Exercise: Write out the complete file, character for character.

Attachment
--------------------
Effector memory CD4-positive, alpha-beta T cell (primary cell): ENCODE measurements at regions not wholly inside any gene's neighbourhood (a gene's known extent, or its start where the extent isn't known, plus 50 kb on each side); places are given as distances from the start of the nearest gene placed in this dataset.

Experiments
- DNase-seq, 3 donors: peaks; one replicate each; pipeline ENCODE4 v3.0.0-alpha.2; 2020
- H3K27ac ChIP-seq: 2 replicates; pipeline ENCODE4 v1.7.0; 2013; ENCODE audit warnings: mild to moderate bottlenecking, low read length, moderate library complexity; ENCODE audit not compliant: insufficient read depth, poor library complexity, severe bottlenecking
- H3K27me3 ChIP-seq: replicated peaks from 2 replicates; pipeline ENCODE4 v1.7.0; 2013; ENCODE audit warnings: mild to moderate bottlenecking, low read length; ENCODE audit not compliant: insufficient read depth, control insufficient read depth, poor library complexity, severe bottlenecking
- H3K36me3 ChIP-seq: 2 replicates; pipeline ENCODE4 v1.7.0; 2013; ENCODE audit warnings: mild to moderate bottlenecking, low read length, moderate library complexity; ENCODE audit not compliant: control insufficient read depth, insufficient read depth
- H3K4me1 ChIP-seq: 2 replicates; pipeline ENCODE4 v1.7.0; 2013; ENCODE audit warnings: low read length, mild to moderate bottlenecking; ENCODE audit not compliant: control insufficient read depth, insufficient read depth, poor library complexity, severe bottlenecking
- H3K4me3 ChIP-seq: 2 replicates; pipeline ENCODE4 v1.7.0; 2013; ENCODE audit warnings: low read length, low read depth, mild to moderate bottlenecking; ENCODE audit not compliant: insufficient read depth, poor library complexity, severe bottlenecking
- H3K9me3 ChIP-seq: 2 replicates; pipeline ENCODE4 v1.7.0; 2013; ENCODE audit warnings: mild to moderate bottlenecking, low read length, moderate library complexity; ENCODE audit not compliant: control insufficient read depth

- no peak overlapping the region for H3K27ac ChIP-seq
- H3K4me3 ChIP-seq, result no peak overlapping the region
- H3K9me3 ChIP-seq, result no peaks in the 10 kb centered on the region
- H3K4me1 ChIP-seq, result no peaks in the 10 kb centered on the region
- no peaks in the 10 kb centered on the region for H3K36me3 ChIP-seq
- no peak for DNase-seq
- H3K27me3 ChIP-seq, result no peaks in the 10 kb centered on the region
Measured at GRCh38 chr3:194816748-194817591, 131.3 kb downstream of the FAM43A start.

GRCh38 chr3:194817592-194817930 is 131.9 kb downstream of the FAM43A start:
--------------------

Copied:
Effector memory CD4-positive, alpha-beta T cell (primary cell): ENCODE measurements at regions not wholly inside any gene's neighbourhood (a gene's known extent, or its start where the extent isn't known, plus 50 kb on each side); places are given as distances from the start of the nearest gene placed in this dataset.

Experiments
- DNase-seq, 3 donors: peaks; one replicate each; pipeline ENCODE4 v3.0.0-alpha.2; 2020
- H3K27ac ChIP-seq: 2 replicates; pipeline ENCODE4 v1.7.0; 2013; ENCODE audit warnings: mild to moderate bottlenecking, low read length, moderate library complexity; ENCODE audit not compliant: insufficient read depth, poor library complexity, severe bottlenecking
- H3K27me3 ChIP-seq: replicated peaks from 2 replicates; pipeline ENCODE4 v1.7.0; 2013; ENCODE audit warnings: mild to moderate bottlenecking, low read length; ENCODE audit not compliant: insufficient read depth, control insufficient read depth, poor library complexity, severe bottlenecking
- H3K36me3 ChIP-seq: 2 replicates; pipeline ENCODE4 v1.7.0; 2013; ENCODE audit warnings: mild to moderate bottlenecking, low read length, moderate library complexity; ENCODE audit not compliant: control insufficient read depth, insufficient read depth
- H3K4me1 ChIP-seq: 2 replicates; pipeline ENCODE4 v1.7.0; 2013; ENCODE audit warnings: low read length, mild to moderate bottlenecking; ENCODE audit not compliant: control insufficient read depth, insufficient read depth, poor library complexity, severe bottlenecking
- H3K4me3 ChIP-seq: 2 replicates; pipeline ENCODE4 v1.7.0; 2013; ENCODE audit warnings: low read length, low read depth, mild to moderate bottlenecking; ENCODE audit not compliant: insufficient read depth, poor library complexity, severe bottlenecking
- H3K9me3 ChIP-seq: 2 replicates; pipeline ENCODE4 v1.7.0; 2013; ENCODE audit warnings: mild to moderate bottlenecking, low read length, moderate library complexity; ENCODE audit not compliant: control insufficient read depth

- no peak overlapping the region for H3K27ac ChIP-seq
- H3K4me3 ChIP-seq, result no peak overlapping the region
- H3K9me3 ChIP-seq, result no peaks in the 10 kb centered on the region
- H3K4me1 ChIP-seq, result no peaks in the 10 kb centered on the region
- no peaks in the 10 kb centered on the region for H3K36me3 ChIP-seq
- no peak for DNase-seq
- H3K27me3 ChIP-seq, result no peaks in the 10 kb centered on the region
Measured at GRCh38 chr3:194816748-194817591, 131.3 kb downstream of the FAM43A start.

GRCh38 chr3:194817592-194817930 is 131.9 kb downstream of the FAM43A start: